“Injustice anywhere is a threat to justice everywhere. We are caught in an inescapable network of mutuality, tied in a single garment of destiny. Whatever affects one directly, affects all indirectly.” –Martin Luther King Jr. from ‘Letter from Birmingham, Alabama Jail’ April 16, 1963.
Upon a simple Google search of “black youth in Wisconsin” the top articles that pop up are, “Wisconsin tops US in jailing of black men,” “Wisconsin’s black-white achievement gap worst in nation despite decades of efforts,” and “”Wisconsin tops nation in black joblessness.”
While African American or black youth currently comprises around 14% of the United States youth population (Rock County only around 5%), in 2018 minority youth will represent the majority of the nation’s overall youth population. In the past few years, Wisconsin has consistently been ranked near the bottom (if not the last) in disparities between white children and their non-white peers, giving the state the reputation as one of the worst places for African American youth. 59% of black children live in poverty in Rock County for the period 2009-2013 in comparison to 35% Hispanic, 15% white Non-Hispanic. Graduation rates in 2015 for white students were 93%, while only 66% African Americans students graduated.
The Annie E. Casey Foundation, a private non-profit organization with a mission to build better futures for disadvantaged U.S. children released a 2013 ranking showing Wisconsin as 50th overall for black children, 17th for Latino children and 10th for white children. Only 20% of black children live in a household of economic security, compared to 33% of Hispanic children and 70% of white children. These state rankings looked at 12 indicators that comprised the overall rankings, with Wisconsin ranking worst in four* of them: High school graduation, delayed childbearing*, school or work*, low poverty areas, normal birth weight, two-parent families*, math proficiency, associates degree*, above 200% of poverty, family education, preschool enrollment and reading proficiency.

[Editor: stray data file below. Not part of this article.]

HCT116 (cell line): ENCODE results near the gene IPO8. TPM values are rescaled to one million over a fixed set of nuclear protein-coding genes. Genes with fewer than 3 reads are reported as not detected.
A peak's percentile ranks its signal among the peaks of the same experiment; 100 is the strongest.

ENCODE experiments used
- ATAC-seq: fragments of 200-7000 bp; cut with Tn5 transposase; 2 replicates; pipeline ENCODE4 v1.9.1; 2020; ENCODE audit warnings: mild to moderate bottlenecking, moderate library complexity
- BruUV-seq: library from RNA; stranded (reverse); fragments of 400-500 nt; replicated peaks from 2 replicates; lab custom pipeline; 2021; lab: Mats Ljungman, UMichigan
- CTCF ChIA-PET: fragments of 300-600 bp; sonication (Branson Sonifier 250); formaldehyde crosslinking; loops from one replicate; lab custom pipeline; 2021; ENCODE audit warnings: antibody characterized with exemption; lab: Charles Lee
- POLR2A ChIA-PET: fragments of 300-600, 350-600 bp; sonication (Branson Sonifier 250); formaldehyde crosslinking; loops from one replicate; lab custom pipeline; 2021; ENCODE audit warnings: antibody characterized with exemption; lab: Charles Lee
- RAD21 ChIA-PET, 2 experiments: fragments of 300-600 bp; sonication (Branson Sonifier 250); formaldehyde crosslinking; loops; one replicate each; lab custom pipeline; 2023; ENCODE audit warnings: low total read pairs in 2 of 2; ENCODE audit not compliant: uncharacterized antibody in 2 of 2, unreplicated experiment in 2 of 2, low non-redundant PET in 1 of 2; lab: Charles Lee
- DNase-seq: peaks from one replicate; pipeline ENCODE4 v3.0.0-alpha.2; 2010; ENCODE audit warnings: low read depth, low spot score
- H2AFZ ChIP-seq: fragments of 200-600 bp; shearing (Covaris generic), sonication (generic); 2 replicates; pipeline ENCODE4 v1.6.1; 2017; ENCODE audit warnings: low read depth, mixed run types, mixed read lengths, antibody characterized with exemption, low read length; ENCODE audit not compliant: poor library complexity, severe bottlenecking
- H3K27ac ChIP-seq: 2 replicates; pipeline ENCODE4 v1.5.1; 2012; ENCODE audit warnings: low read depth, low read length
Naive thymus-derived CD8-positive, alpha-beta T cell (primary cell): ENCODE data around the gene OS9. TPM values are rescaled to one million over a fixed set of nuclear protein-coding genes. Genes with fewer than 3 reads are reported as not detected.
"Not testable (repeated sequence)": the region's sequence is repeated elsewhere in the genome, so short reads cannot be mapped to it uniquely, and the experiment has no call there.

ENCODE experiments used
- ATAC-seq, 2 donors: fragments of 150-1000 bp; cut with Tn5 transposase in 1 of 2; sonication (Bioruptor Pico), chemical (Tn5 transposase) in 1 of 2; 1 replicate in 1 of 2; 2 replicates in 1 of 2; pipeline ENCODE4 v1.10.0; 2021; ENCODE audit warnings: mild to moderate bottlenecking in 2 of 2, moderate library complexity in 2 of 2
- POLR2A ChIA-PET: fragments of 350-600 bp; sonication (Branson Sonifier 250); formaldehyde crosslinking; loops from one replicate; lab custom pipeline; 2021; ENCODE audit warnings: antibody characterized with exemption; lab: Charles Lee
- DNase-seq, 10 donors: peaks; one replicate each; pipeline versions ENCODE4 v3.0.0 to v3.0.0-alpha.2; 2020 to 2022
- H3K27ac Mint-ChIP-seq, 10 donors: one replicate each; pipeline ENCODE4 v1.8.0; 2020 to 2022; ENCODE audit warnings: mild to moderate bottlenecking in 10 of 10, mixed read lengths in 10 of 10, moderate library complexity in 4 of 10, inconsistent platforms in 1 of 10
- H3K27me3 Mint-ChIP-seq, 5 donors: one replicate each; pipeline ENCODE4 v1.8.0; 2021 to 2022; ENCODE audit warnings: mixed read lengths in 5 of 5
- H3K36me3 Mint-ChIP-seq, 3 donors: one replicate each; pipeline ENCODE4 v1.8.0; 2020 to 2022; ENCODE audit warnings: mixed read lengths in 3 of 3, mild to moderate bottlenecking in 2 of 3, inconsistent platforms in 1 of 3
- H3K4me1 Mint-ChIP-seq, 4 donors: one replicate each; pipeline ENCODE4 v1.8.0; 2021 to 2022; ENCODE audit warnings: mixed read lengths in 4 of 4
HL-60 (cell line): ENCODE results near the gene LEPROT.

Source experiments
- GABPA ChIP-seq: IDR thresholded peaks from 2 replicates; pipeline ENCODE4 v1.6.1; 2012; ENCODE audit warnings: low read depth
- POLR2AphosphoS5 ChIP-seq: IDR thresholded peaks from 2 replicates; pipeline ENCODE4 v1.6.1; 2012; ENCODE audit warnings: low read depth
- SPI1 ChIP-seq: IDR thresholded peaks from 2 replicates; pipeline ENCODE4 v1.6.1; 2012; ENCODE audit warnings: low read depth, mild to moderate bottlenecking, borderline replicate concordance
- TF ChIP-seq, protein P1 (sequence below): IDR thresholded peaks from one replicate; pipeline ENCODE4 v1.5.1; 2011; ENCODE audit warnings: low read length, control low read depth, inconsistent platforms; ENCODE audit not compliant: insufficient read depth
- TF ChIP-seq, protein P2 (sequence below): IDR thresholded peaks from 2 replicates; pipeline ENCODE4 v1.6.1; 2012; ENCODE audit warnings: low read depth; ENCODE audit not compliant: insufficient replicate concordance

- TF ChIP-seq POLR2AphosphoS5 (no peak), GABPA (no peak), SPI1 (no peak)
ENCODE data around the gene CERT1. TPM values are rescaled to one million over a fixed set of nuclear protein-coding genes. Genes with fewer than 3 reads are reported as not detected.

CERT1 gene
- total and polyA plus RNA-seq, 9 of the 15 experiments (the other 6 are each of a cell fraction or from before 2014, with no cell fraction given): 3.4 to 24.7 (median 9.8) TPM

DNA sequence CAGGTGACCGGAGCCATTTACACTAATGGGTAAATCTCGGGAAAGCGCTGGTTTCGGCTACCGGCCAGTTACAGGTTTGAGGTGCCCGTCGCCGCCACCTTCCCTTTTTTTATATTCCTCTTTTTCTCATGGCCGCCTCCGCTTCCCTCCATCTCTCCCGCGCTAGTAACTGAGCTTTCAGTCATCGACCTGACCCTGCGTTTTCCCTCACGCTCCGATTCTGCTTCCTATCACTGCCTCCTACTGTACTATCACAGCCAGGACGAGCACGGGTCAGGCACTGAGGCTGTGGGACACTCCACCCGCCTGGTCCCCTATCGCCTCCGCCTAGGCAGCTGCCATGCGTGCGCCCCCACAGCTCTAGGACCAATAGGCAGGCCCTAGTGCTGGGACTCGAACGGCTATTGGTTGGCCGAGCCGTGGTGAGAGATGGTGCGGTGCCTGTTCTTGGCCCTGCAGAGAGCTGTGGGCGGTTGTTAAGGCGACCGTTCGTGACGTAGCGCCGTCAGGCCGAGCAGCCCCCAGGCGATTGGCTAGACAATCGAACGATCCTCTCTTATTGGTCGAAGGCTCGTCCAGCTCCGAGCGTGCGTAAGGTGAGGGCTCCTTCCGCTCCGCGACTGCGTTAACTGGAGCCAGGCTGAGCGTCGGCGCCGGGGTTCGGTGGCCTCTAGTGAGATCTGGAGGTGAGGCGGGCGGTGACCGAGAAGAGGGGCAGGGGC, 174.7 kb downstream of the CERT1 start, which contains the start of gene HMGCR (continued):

Superintendent of public instruction of the state of Wisconsin since 2009, Tony Evers, on the matter of black-white youth disparity as “extraordinarily horrible” issue asks, “Can we do more in our schools? Yes, and we should do more. But the fact of the matter is, we need the entire state to rally around people of poverty or this will never be solved in a satisfactory way” (Wisconsin Watch 2015).
Growing up in chronic poverty is directly related to stress levels that affect a person’s mental and physical health leading to brain development, social, emotional and economic wellbeing. It is also interesting to note Wisconsin ranks second highest (with .2% difference between top ranking) in Non-Hispanic Black infant mortality rates. And in the state of Wisconsin, Rock County consistently has the highest infant mortality disparities in the state, with Beloit holding the highest number of black infant mortality in the county. In 2009, statistics showed a 17.7 rate of infant mortality among black mothers, compared to 5.1 among white mothers. [Infant mortality is defined as the rate of how many babies do not live to the age of 1, due to premature birth, cognitive defects, unsafe sleep circumstances and accidents].
Rock County is striving to better themselves and community members are working together to improve these numbers. The biggest event is the March of Dime’s March For Babies: A Fighting Chance for Every Baby, which in previously years has taken place in Janesville’s Palmer Park. Nearly $30,000 was raised in 2014 by Rock County families, and almost $25,000 was fundraised in 2015 to go towards helping mothers with their pregnancies and births. The next March For Babies will be held in Madison on May 13th.
It is important to know the community’s history and each other’s stories, especially when regarding racial and economic disparities, to move towards a more diverse community. Thank you to the Wisconsin Council on Chidlren and Families as well as the Annie E. Casey Foundation for collecting and analyzing related data. Please contact the RCHS Story Squad if you have any stories you’d like to tell. This month’s theme is stories involving love or hate (or both). Either write yours in person at our Story Wall at our Janesville campus, through our website form, tagging #HistoryInFocus on your Instagram post, or by contacting LeeAnn Severson, Marketing Manager, at firstname.lastname@example.org if you’d like to help collect these stories as a member of Story Squad!